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REVISION OF RULES, REGULATIONS AND FORMS

Several new rules were either adopted or proposed during the 1964 fiscal year as a direct result of recommendations made in the Report of the Special Study of Securities Markets. In addition, the Commission maintains a continuing program of reviewing its rules, regulations and forms in order to determine whether any changes are appropriate. Certain members of the staff are specifically assigned to this task, but changes are also suggested, from time to time, by other members of the staff and by persons outside of the Commission who are subject to the Commission's requirements or who have occasion to work with those requirements in a professional capacity, such as underwriters, attorneys and accountants. With a few exceptions provided for by the Administrative Procedure Act, proposed new rules, regulations and forms and proposed changes in existing rules, regulations and forms are published in preliminary form for the purpose of obtaining the views and comments of interested persons, including issuers and various industry groups, which are given careful consideration. The changes which were made during the fiscal year as well as those proposed changes which were published in preliminary form and were pending at the end of the year are described below.

THE SECURITIES ACT OF 1933 Adoption of Rule 156

During the fiscal year, the Commission adopted Rule 156 which defines as “transactions by an issuer not involving a public offering" in Section 4(1) of the Securities Act of 1933, transactions which are exempted from the Investment Company Act of 1940 by Rule 3c-3, recently adopted thereunder.2

1 The rules and regulations of the Commission are published in the Code of Federal Reg. ulations, the rules adopted under the various acts administered by the Commission appearing in the following parts of Title 17 of that Code:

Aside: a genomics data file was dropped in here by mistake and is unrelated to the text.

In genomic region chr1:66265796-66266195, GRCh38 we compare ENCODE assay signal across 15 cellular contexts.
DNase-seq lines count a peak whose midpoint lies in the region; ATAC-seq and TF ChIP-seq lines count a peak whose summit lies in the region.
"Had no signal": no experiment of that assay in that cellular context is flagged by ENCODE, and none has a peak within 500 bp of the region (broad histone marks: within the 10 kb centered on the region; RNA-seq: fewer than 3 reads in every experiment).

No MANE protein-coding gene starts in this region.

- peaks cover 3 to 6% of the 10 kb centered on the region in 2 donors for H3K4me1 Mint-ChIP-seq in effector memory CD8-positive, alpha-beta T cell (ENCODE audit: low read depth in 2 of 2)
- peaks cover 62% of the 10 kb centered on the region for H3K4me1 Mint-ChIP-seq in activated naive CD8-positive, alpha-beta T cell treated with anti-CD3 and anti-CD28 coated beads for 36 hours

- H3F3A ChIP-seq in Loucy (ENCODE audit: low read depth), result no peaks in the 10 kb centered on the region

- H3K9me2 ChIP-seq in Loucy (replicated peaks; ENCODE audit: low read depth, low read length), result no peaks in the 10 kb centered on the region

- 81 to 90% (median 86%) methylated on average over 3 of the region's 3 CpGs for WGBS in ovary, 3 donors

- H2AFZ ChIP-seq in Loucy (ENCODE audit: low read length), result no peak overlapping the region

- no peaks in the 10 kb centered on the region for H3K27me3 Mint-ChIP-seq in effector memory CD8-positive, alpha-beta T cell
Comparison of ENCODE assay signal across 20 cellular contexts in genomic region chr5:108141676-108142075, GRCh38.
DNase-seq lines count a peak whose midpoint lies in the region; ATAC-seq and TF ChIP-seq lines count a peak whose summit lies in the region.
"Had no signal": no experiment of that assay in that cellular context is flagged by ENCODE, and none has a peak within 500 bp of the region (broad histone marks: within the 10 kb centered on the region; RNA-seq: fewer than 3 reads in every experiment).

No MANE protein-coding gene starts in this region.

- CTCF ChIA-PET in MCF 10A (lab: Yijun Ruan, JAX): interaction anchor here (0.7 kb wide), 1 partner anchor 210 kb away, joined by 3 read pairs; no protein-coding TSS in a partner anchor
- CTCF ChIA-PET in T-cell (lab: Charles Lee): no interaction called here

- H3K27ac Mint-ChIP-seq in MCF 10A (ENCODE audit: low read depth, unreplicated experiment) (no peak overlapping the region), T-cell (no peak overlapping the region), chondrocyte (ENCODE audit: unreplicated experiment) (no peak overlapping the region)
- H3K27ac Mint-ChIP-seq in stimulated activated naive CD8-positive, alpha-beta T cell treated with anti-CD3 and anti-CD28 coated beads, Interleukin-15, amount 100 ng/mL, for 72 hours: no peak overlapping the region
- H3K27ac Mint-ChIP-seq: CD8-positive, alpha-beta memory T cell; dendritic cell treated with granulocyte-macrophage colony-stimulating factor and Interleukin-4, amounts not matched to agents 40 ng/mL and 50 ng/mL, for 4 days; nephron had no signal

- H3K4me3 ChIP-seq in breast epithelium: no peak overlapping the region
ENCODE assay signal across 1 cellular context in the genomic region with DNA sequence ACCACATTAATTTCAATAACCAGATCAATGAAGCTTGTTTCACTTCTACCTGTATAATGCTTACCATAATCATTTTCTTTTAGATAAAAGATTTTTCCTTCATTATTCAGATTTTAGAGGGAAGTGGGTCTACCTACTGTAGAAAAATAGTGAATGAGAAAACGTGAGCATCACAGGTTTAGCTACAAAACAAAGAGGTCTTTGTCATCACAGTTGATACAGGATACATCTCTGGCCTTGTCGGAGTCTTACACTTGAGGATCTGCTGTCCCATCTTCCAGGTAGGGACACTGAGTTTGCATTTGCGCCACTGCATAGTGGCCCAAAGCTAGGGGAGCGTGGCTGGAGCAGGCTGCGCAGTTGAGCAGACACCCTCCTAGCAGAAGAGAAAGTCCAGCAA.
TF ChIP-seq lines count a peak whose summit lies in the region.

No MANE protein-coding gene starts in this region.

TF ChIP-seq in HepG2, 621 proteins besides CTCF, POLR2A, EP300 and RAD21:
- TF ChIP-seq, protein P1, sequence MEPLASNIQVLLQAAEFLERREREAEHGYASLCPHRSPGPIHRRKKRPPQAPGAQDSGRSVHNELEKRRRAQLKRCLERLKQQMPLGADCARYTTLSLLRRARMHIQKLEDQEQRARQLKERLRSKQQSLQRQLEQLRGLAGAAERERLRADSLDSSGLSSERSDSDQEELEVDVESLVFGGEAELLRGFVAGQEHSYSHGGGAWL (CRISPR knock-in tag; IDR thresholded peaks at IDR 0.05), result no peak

Securities Act of 1933, pt. 230.
Securities Exchange Act of 1934, pt. 240.
Public Utility Holding Company Act of 1935, pt. 250.
Trust Indenture Act of 1939, pt. 260.
Investment Company Act of 1940, pt. 270.

Investment Advisers Act of 1940, pt. 275.
· Securities Act Release No. 4627 (August 1, 1963).

Rule 3c-3 exempts from the provisions of the Investment Company Act transactions by any insurance company with respect to certain group annuity contracts with employers or their representatives covering at least 25 employees and providing for the administration of funds held by such companies in one or more so-called "separate accounts” established and maintained pursuant to state law. It has been represented to the Commission that because of the variety and complexity of such contracts, they must be separately negotiated with employers who retain expert advisers, are fully informed in the matter and are in a position to fend for themselves.

The new rule under the Securities Act provides that transactions of the character referred to therein shall come within the rule only if the transaction is not advertised by any written communication which, insofar as it relates to a separate account group annuity contract, does more than identify the insurance company, state that it is engaged in the business of writing such contracts and invite inquiries in regard thereto. The rule provides, however, that the limitation on advertising shall not apply to disclosure made in the course of direct discussion or negotiation of such contracts.

It should be noted that the rule provides an exemption only from the provisions of Section 5 of the Act and does not afford any exemption from the anti-fraud provisions of the Act. Amendments to Form S-1, Form S-8 and Form S-11

The Commission announced during the fiscal year that it had under consideration amendments to Forms S-1, S-8, and S-11 believed to be necessary and appropriate in view of changes made by the Revenue Act of 1964 in the provisions of the Internal Revenue Code relating to stock options eligible for special tax treatment. (See Section 221 of the Revenue Act of 1964, Public Law 88,272, 78 Stat. 19). These changes limit the types of stock options which are to receive favorable tax treatment; they eliminate the term “restricted stock options,” ex cept with respect to options which have already been granted or may be granted pursuant to existing plans or contracts; and they designate other tax-favored options as "qualified” or as options granted pursuant to“employee stock purchase plans."